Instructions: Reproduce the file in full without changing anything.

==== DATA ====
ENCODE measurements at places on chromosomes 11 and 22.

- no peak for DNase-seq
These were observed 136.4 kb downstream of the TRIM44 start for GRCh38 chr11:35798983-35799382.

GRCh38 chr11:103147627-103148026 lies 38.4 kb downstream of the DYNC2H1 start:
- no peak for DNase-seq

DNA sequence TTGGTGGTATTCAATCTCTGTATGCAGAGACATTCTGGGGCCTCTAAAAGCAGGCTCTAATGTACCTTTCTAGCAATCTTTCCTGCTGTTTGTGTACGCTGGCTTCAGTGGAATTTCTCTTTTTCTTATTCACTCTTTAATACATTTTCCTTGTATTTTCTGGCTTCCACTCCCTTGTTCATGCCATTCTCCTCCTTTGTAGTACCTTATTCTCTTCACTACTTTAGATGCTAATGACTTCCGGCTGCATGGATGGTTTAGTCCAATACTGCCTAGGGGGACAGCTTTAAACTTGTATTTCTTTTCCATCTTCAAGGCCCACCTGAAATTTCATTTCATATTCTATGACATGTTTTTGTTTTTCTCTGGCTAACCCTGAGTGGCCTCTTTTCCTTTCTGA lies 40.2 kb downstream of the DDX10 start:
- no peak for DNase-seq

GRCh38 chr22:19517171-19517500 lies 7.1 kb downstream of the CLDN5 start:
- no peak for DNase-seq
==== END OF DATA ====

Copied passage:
ENCODE measurements at places on chromosomes 11 and 22.

- no peak for DNase-seq
These were observed 136.4 kb downstream of the TRIM44 start for GRCh38 chr11:35798983-35799382.

GRCh38 chr11:103147627-103148026 lies 38.4 kb downstream of the DYNC2H1 start:
- no peak for DNase-seq

DNA sequence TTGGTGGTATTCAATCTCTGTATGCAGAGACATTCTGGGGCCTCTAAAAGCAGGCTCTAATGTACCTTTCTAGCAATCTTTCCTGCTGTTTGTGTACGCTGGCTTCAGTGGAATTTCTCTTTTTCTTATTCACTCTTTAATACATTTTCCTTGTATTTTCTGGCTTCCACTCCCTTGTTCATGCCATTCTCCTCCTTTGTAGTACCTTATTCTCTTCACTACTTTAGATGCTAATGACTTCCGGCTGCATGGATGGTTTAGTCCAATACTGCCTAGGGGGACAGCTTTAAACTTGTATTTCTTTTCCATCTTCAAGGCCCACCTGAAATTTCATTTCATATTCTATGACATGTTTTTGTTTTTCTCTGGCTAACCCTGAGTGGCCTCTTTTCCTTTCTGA lies 40.2 kb downstream of the DDX10 start:
- no peak for DNase-seq

GRCh38 chr22:19517171-19517500 lies 7.1 kb downstream of the CLDN5 start:
- no peak for DNase-seq